Houston Rockets vs San Antonio Spurs game preview - December 8

N.B. Lindberg
San Antonio Spurs v Houston Rockets
San Antonio Spurs v Houston Rockets / Alex Bierens de Haan/GettyImages
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Houston Rockets vs San Antonio Spurs: Stats to know

The Spurs are an absolute mess. The only things they do well are grab offensive boards (5th) and limit fouls on defense (7th). Their biggest problem is they allow a league-high 58.2% opponent effective field goal percentage. The gap between them and the Rockets in 29th is the same size as the gap between the Rockets and the Dallas Mavericks in 21st. If you’re hoping for Jalen Green to break out of his shooting slump, tonight is the night. 

Stylistically the Spurs’ offense is defined by passing, movement, and quick decision-making. They attempt the ninth most passes per game, have 7th fewest average seconds per touch, and run the most miles on offense per game. The results, as mentioned earlier, have been quite poor, but it is definitely a style that pundits enjoy watching. 

The Spurs’ playtype data aligns nicely with their tracking data. They isolate so infrequently it’s not worth mentioning any of the numbers, they infrequently operate in the pick and roll, and they don’t feature many post ups. Instead, they have the third-highest frequency of spot up jumpers, the second-highest frequency of handoffs, and the eighth-highest frequency of cuts. The Spurs also attempt the ninth most drives per game, but that has only led to the 18th most points per game.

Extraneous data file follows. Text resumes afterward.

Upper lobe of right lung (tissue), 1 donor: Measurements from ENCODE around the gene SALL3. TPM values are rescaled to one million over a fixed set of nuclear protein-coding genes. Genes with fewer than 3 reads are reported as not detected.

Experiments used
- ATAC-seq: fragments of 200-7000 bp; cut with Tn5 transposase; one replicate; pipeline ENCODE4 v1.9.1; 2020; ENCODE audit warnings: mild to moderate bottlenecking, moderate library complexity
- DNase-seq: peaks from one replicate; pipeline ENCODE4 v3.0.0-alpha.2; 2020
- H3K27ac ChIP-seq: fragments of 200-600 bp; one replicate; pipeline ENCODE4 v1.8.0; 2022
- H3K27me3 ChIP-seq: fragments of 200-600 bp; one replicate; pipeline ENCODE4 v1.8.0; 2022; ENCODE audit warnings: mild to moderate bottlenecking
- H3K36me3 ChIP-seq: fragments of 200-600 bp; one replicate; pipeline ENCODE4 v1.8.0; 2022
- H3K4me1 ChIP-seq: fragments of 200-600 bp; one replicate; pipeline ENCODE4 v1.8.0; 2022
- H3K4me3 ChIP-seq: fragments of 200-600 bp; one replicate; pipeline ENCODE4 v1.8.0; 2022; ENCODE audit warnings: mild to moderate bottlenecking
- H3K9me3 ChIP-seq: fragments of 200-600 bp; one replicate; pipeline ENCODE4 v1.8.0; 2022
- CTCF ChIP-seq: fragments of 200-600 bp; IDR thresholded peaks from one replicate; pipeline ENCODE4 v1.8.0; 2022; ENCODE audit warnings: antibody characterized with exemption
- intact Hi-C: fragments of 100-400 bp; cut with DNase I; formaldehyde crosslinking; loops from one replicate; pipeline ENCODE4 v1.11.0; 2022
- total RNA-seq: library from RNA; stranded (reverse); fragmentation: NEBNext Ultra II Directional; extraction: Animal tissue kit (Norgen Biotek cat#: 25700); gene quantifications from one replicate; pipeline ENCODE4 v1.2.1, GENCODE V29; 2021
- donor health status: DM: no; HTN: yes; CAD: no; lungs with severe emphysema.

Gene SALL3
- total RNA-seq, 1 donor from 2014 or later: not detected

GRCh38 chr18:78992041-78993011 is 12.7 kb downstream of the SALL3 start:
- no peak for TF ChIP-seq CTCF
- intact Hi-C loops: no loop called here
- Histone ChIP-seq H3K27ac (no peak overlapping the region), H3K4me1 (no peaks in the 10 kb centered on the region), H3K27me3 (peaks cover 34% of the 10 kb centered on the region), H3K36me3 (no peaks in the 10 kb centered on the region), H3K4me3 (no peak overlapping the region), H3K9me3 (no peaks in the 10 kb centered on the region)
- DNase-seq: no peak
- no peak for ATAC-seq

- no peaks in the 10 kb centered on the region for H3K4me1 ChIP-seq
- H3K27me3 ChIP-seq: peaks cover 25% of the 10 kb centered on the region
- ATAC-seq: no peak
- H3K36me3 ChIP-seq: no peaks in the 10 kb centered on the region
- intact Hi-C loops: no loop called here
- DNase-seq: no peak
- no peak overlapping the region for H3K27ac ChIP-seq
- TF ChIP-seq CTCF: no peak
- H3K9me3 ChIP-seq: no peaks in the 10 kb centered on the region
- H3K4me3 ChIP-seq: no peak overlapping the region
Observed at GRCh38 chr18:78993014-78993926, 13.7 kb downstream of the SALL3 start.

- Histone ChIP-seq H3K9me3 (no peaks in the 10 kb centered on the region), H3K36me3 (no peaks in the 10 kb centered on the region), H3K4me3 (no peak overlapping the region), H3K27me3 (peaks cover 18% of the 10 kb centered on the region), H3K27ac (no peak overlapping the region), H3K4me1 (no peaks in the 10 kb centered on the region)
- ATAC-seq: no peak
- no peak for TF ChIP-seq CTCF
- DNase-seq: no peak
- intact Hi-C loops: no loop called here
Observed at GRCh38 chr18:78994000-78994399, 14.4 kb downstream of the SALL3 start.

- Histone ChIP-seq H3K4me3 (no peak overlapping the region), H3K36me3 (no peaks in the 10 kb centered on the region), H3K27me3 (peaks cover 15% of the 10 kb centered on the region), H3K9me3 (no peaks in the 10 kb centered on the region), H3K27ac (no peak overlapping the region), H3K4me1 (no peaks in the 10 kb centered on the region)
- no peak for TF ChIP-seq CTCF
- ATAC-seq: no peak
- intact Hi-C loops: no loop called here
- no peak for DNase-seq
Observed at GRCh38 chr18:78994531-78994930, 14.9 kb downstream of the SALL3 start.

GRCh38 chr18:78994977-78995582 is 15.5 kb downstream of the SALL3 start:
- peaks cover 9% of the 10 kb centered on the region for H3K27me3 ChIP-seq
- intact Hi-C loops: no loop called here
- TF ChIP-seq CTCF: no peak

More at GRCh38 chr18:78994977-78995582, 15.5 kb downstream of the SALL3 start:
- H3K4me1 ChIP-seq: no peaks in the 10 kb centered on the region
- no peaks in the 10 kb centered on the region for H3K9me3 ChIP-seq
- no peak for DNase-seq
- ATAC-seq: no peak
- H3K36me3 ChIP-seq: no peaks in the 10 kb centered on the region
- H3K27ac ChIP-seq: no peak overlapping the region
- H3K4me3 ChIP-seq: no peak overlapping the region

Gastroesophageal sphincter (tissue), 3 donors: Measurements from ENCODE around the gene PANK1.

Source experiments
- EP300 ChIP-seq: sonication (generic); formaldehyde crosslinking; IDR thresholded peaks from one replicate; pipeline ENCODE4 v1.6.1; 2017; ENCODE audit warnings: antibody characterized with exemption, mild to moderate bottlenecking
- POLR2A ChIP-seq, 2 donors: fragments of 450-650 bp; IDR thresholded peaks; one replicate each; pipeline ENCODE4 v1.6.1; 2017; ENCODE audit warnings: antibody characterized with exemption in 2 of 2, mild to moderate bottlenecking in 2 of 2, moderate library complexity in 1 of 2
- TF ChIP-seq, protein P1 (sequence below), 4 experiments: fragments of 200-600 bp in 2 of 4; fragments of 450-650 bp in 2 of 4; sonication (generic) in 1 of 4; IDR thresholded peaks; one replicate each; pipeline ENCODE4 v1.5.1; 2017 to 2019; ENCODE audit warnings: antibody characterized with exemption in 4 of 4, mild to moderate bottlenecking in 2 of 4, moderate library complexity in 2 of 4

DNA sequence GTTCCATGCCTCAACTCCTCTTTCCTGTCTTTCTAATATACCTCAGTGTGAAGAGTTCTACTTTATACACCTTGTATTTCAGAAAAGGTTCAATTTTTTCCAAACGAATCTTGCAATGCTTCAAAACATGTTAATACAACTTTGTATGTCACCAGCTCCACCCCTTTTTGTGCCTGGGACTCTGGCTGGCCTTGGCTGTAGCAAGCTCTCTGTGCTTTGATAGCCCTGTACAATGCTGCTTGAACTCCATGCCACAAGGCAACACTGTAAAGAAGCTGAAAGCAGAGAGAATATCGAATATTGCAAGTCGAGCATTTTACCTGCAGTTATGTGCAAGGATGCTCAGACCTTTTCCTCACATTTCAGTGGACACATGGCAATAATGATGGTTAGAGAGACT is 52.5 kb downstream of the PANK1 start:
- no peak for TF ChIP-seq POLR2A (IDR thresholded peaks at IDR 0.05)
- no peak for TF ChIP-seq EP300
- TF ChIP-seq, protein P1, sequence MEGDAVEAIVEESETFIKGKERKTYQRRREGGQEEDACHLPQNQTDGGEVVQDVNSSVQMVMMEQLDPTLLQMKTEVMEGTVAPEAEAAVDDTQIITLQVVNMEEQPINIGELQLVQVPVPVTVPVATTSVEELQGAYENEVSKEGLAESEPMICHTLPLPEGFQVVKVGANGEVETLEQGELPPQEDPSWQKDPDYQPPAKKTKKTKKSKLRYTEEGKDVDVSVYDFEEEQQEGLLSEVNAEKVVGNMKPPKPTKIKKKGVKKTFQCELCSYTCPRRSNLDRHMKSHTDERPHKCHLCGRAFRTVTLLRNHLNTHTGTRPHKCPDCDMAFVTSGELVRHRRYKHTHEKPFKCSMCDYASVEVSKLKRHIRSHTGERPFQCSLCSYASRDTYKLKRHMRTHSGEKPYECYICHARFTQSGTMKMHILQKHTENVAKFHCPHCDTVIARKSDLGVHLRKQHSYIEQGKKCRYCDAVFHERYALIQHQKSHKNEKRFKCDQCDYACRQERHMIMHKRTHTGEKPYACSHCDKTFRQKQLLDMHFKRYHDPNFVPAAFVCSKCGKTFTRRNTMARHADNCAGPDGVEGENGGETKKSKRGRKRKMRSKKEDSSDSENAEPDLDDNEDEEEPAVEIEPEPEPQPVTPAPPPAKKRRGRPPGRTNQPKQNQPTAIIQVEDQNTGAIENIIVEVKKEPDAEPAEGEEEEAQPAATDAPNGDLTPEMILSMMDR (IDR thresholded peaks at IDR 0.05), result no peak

No matter how you slice it, the Spurs are bad at what they do on offense. This shouldn’t be a surprise coming from the team with the worst offensive rating in the league and a franchise that has selected one player in the top ten since taking Tim Duncan first overall in 1997. 

On defense, the Spurs’ primary issue is they give up the highest percentage of their opponents' shots zero to three feet from the rim. They’re not relatively awful at defending those attempts, but enough volume around the rim can undo even the stoutest defense. 

They’ve also allowed a league-high 39.9% shooting from 3-point range. Usually, I would say this is likely to regress, which it is, but I think the Spurs might just be bad at contesting shots on the perimeter. They’ve been so far and away the worst team at defending threes that it would be hard to believe it’s simply bad luck. 

The Spurs give up a large number of wide-open threes but are nowhere near the worst offenders. However, they allow the fewest tightly contested threes in the league. The Spurs’ 3-point defense is bad, and it deserves to be.